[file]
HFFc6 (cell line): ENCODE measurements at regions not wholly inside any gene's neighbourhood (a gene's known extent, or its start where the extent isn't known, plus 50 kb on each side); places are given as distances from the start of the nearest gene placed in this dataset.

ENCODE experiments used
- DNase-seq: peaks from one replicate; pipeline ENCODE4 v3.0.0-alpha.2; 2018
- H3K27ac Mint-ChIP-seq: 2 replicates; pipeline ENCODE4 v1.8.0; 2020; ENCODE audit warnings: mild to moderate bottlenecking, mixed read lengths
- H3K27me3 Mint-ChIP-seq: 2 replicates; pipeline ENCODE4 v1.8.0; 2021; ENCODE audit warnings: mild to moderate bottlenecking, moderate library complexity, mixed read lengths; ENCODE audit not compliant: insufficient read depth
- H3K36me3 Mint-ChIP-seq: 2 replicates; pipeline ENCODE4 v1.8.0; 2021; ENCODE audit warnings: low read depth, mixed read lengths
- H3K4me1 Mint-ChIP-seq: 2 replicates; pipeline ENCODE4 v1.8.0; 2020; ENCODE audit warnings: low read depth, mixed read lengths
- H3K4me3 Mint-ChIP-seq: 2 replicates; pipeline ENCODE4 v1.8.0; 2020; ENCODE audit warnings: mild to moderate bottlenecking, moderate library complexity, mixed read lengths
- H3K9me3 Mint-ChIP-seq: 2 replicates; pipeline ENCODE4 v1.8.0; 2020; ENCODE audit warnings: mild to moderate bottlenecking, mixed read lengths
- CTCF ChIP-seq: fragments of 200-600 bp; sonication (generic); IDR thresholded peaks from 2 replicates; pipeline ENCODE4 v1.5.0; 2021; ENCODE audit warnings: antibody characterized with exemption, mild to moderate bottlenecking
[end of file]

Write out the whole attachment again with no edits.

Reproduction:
HFFc6 (cell line): ENCODE measurements at regions not wholly inside any gene's neighbourhood (a gene's known extent, or its start where the extent isn't known, plus 50 kb on each side); places are given as distances from the start of the nearest gene placed in this dataset.

ENCODE experiments used
- DNase-seq: peaks from one replicate; pipeline ENCODE4 v3.0.0-alpha.2; 2018
- H3K27ac Mint-ChIP-seq: 2 replicates; pipeline ENCODE4 v1.8.0; 2020; ENCODE audit warnings: mild to moderate bottlenecking, mixed read lengths
- H3K27me3 Mint-ChIP-seq: 2 replicates; pipeline ENCODE4 v1.8.0; 2021; ENCODE audit warnings: mild to moderate bottlenecking, moderate library complexity, mixed read lengths; ENCODE audit not compliant: insufficient read depth
- H3K36me3 Mint-ChIP-seq: 2 replicates; pipeline ENCODE4 v1.8.0; 2021; ENCODE audit warnings: low read depth, mixed read lengths
- H3K4me1 Mint-ChIP-seq: 2 replicates; pipeline ENCODE4 v1.8.0; 2020; ENCODE audit warnings: low read depth, mixed read lengths
- H3K4me3 Mint-ChIP-seq: 2 replicates; pipeline ENCODE4 v1.8.0; 2020; ENCODE audit warnings: mild to moderate bottlenecking, moderate library complexity, mixed read lengths
- H3K9me3 Mint-ChIP-seq: 2 replicates; pipeline ENCODE4 v1.8.0; 2020; ENCODE audit warnings: mild to moderate bottlenecking, mixed read lengths
- CTCF ChIP-seq: fragments of 200-600 bp; sonication (generic); IDR thresholded peaks from 2 replicates; pipeline ENCODE4 v1.5.0; 2021; ENCODE audit warnings: antibody characterized with exemption, mild to moderate bottlenecking